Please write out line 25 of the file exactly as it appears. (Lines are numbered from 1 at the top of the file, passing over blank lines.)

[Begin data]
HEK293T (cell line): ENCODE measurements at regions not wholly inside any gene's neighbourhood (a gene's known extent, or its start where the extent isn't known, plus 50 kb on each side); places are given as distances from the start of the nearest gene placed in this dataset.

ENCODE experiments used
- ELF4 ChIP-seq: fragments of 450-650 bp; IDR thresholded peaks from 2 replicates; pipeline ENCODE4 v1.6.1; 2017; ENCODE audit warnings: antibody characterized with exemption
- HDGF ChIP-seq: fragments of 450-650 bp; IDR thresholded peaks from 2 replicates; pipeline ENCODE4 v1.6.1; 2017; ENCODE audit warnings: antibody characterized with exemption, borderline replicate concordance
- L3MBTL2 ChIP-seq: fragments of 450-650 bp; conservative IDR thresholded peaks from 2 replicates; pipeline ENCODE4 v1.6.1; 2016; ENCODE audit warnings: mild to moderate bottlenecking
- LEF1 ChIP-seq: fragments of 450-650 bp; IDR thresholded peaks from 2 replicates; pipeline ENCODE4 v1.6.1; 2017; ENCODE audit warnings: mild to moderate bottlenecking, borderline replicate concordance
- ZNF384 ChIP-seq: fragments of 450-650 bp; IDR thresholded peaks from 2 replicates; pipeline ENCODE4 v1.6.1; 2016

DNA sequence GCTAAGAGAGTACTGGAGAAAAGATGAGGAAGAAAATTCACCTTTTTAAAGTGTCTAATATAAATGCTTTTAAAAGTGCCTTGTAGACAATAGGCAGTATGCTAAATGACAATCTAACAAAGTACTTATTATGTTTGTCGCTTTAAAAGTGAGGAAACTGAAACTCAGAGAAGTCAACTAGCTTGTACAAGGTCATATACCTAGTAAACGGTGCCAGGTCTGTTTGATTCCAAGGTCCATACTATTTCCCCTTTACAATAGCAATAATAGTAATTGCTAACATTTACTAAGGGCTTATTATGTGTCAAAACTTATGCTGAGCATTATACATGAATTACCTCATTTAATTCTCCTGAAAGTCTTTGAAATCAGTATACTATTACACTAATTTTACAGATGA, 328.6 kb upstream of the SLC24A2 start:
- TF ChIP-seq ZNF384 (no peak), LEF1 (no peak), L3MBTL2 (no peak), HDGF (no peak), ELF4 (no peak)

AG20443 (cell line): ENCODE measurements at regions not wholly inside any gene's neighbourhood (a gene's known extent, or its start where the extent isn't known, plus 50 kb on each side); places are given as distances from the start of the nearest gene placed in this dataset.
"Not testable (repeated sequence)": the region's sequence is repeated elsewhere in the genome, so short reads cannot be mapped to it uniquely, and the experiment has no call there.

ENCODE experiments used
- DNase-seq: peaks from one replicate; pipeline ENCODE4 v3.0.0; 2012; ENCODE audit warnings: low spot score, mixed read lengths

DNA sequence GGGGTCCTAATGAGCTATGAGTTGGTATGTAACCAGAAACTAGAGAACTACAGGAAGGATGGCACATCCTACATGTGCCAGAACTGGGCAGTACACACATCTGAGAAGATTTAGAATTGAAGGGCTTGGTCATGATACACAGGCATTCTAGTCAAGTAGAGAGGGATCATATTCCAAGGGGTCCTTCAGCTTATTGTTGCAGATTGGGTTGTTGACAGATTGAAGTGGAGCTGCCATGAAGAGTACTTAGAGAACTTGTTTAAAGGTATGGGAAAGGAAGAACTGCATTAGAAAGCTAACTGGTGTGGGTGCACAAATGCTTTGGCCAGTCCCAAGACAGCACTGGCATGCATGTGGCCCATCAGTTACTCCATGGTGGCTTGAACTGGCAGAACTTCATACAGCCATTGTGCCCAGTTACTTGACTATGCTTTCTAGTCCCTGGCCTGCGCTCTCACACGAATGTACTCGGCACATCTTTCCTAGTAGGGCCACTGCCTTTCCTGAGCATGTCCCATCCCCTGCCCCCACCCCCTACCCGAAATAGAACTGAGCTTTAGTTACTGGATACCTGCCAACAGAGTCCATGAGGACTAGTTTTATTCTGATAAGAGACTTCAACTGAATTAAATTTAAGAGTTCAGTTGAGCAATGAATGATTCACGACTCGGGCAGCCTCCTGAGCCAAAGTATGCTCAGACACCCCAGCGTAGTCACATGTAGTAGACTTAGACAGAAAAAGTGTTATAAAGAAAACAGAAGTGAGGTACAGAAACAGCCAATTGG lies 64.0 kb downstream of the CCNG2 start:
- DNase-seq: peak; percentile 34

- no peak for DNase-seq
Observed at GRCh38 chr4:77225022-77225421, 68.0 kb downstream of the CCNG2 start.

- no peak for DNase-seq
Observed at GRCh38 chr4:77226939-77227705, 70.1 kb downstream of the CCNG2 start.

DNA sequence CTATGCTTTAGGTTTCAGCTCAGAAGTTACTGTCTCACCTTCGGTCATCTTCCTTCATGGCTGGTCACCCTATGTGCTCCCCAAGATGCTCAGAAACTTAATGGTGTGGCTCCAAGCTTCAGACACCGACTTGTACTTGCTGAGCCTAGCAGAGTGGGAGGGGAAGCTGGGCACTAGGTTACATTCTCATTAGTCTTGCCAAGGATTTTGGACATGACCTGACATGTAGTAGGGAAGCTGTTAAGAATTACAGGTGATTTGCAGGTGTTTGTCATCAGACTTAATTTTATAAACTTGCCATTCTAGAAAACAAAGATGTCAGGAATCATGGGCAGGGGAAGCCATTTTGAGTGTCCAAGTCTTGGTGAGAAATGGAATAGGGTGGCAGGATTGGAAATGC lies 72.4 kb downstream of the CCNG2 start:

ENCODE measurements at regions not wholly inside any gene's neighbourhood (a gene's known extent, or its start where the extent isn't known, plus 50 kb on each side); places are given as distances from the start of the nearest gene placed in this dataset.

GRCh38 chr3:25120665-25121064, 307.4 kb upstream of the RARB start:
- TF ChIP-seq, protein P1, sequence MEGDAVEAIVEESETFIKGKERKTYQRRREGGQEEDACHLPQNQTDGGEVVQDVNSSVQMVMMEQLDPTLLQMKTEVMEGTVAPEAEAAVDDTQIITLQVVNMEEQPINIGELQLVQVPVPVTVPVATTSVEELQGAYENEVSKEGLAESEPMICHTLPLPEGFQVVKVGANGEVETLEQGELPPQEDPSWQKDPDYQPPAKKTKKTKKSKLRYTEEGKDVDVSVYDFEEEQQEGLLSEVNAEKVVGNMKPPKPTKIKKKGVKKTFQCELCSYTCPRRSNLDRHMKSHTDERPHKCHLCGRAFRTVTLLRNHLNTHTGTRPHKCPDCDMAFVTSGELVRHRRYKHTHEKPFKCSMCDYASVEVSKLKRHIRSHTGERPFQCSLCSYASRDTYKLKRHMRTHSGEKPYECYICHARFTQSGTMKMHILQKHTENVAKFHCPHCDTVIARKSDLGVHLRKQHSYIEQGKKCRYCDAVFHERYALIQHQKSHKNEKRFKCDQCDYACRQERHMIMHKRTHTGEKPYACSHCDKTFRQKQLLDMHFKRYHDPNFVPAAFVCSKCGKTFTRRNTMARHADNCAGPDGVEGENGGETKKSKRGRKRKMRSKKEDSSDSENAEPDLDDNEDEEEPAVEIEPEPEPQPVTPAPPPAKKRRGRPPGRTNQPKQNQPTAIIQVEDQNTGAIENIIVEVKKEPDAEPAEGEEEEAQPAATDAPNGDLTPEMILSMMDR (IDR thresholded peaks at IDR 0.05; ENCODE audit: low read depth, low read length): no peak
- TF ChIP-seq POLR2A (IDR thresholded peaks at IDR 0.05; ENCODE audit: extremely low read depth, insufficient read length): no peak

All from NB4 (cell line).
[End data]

All from NB4 (cell line).